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Clearing Up Voter I-D “Confusion” in CT

September 10, 2012

HARTFORD, Conn. - Time is running short until Election Day, and with just 57 days left to go, local voter advocates say there is some confusion in the Nutmeg State over voter identification rules. Pat Donovan, director of voter services with the League of Women Voters of Connecticut, says the controversy over stricter voter identification rules in some states is being felt locally.

Lots of Connecticut residents have been showing up at events, asking plenty of questions about voter ID rules, Donovan says. The good news is that for all but first-time voters, Connecticut accepts a wide variety of printed identification, she adds.

"You can use a driver's license or a non-driver DMV photo, a Social Security card, or in a real pinch, you can use a copy of a current utility bill, bank statement or a paycheck that shows your name and address."

Voters who use a document such as a paycheck should know it needs to be current from the last 30 days, Donovan explains. If you are challenged by a poll watcher and the moderator at the polling place cannot help, she says you can still call your local registrar of voters or, if that fails, contact the Secretary of the State.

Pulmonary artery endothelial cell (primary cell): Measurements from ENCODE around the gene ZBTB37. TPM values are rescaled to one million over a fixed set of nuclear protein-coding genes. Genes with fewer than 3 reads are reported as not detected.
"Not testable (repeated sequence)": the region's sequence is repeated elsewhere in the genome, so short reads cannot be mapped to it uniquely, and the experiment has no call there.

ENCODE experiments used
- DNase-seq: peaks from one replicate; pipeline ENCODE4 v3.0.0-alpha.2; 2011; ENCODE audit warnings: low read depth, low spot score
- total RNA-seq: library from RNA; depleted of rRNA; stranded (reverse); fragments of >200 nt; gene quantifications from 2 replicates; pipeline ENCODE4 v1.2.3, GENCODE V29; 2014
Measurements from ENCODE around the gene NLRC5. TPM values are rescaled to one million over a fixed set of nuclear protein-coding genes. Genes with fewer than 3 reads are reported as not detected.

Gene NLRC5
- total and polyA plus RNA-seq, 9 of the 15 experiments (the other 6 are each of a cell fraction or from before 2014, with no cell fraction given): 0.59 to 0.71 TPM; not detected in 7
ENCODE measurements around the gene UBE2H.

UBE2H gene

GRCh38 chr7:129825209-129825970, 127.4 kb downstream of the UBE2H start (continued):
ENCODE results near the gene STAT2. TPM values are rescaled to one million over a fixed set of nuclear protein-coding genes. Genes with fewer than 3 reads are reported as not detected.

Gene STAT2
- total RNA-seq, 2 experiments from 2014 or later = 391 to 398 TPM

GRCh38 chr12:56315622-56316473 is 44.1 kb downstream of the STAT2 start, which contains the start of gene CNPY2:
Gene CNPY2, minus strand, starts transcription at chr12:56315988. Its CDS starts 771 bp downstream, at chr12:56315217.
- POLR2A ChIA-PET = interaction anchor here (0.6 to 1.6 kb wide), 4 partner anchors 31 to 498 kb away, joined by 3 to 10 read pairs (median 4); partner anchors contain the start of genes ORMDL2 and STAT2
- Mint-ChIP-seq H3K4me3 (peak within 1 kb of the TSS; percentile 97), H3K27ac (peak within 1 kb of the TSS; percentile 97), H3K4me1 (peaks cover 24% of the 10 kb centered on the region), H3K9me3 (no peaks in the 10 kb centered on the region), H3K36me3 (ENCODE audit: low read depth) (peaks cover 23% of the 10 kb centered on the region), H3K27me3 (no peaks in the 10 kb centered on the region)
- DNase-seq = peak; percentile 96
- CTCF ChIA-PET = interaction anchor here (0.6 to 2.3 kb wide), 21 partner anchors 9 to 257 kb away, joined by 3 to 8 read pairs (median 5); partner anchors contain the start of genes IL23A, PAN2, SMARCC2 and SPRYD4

Donovan says only some voters need to worry about producing a photo ID when they show up at the polls on Nov 6.

"If you are a first-time voter who registered by mail, then you would be asked for picture ID, but other than that, you would not have to provide a picture."

If you have not voted in a while, Donovan says you can easily verify that you are registered before you head to the polls on Election Day.

"You can always find that out by calling your local registrar's office, which is most likely located in your Town Hall. They can tell you if you are registered, what address you registered from and what party you registered with."

Finally, if you just need to learn where to vote, there are easy links on the internet to both the Secretary of the State and the League of Women Voters of Connecticut, she says.

Mike Clifford, Public News Service - CT